Embattled former National MP Jami-Lee Ross issued a lengthy statement this evening on social media asking his constituents for understanding and offering an olive branch to Simon Bridges - three months after his public feud with the Opposition Leader led to his ouster from the party.
In a Facebook post titled "Leaving bitterness and hatred behind", Mr Ross said he's been "to hell and back".
"I almost lost everything... I just can’t be driven by hatred anymore, or the pursuit of getting even with Simon Bridges, Paula Bennett or anyone else in the National Party," he wrote. "Life is too short for that. My time and energy needs to be focused on doing everything I can for my family, my constituents and my country."
In the post, Mr Ross also issued a plea to the 70,000 people living in his electorate: "I hope they are willing to judge me on the decade and a half I have spent serving Botany and the wider Howick area, and not that one challenging and confusing month where things fell apart for a while.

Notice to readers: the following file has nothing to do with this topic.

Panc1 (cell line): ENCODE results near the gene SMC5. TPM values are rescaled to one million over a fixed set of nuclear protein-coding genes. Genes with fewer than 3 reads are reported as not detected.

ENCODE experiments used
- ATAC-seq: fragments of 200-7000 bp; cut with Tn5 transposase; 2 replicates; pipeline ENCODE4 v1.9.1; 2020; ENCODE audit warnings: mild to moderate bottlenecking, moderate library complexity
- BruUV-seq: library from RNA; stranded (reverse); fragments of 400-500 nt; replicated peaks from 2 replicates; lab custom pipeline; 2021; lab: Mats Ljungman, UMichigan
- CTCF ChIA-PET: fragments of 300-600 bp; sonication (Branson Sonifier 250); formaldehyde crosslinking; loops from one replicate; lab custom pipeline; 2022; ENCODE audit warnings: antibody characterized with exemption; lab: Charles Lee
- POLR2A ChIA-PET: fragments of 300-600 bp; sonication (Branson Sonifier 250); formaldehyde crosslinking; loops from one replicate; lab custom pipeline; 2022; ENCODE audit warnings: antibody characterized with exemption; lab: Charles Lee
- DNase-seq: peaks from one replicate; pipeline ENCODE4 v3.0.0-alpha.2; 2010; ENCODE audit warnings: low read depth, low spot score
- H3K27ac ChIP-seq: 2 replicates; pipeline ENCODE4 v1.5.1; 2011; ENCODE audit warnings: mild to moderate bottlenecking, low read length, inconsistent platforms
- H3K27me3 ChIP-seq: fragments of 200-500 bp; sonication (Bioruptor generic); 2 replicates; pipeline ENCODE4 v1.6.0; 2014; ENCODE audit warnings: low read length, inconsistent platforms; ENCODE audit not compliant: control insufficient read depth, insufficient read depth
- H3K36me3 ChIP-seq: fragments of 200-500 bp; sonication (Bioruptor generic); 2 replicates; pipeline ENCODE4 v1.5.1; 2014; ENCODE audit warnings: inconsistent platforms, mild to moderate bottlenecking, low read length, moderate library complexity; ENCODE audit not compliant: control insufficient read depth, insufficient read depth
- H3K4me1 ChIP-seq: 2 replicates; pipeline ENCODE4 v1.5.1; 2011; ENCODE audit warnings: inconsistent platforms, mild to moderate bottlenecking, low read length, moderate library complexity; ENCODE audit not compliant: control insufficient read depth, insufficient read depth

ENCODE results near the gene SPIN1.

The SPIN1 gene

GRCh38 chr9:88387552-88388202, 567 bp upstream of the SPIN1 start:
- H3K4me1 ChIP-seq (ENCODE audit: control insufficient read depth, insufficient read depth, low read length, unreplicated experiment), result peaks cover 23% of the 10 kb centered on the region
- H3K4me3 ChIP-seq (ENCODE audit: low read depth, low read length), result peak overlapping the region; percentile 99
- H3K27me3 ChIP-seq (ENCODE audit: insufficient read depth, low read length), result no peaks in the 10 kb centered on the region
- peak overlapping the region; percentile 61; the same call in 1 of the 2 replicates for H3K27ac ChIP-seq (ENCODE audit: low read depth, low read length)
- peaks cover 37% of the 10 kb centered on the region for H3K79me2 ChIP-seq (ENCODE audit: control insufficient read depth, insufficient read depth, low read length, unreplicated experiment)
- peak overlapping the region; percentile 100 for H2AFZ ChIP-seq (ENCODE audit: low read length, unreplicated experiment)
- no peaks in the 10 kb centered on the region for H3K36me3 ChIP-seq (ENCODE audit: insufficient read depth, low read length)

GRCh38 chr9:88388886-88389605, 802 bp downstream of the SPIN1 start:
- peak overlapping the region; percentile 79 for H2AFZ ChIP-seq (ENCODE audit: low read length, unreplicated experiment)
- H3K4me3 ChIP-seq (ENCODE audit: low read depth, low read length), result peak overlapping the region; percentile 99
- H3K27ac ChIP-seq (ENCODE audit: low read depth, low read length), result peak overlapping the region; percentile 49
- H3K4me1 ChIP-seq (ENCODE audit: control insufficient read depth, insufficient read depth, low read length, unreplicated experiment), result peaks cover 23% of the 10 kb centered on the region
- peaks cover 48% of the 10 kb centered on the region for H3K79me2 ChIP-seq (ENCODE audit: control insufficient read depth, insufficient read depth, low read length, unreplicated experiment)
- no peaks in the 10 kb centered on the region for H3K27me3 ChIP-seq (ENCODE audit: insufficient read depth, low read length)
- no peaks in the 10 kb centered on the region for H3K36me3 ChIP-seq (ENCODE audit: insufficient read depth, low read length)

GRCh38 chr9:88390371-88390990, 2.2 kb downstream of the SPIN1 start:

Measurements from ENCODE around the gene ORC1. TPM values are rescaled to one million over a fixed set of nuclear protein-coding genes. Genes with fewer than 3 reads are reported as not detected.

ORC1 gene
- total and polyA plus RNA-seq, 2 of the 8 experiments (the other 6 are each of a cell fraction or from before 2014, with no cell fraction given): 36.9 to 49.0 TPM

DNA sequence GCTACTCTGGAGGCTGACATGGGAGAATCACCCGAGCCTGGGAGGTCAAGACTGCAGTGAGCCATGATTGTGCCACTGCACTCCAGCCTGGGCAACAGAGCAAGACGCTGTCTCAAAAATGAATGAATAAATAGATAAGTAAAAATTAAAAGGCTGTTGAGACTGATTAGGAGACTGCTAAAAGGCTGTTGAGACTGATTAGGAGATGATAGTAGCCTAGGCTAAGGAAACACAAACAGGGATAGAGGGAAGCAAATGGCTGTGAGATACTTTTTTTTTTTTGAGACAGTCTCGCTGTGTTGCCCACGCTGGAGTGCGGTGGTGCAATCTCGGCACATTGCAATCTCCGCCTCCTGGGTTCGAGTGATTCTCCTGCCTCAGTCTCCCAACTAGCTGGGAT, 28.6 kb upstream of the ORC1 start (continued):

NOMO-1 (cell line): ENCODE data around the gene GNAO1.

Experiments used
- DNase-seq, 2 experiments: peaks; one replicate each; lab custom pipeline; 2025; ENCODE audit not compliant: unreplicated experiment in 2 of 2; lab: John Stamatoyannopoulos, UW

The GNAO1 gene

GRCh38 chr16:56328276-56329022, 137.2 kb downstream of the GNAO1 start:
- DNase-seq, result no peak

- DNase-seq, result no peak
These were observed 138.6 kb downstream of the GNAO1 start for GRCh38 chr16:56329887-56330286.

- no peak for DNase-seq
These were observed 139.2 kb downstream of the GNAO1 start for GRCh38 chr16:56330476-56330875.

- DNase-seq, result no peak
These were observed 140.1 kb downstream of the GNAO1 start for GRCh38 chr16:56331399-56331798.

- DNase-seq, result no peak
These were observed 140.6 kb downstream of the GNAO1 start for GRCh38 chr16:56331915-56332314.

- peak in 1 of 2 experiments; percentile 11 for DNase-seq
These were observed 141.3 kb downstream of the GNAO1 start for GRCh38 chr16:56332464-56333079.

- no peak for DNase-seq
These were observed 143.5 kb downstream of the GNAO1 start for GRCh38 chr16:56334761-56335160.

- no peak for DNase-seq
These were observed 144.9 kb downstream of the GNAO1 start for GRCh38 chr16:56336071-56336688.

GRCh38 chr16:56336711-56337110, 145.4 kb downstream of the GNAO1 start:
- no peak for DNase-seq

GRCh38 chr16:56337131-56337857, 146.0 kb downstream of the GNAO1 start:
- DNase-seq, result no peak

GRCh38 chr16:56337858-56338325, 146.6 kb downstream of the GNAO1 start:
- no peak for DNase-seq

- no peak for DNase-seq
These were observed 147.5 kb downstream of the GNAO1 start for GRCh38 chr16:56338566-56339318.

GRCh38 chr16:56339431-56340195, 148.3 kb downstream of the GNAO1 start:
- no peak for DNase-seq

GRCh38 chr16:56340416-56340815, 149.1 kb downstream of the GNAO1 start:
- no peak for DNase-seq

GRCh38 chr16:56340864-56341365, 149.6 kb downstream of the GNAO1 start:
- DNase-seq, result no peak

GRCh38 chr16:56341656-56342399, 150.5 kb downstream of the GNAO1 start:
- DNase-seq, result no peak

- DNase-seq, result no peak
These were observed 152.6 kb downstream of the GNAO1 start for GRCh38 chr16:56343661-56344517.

"I am still the same person that has always worked hard for them, that has never been afraid to speak up for them, or knock on their door and front up to them face to face. The only difference is that my life has been laid bare for all to see now, and I happen to be a flawed human being."
He also reflected on last year's events, including being admitted to hospital for mental health care.
"Last year showed me that I need to be a better husband, I need to be a better boss, and I needed to be honest with myself about my own mental health struggles a lot earlier," he said. "I have been working really hard on these things in the past few months."
He was being treated by a psychiatrist for the later part of last year, he said, adding that he no longer has "hatred or animosity" towards Bridges and his deputy, Paula Bennett.
"At the time they were doing all they knew how to do with the skillset they have," he said. "But I still take responsibility, because it wasn’t fair on them.
"It wasn’t fair on Simon and Paula for them to be put in a position where they had to choose between helping someone with a health issue, or to put that person under more pressure because it was the better political move to make."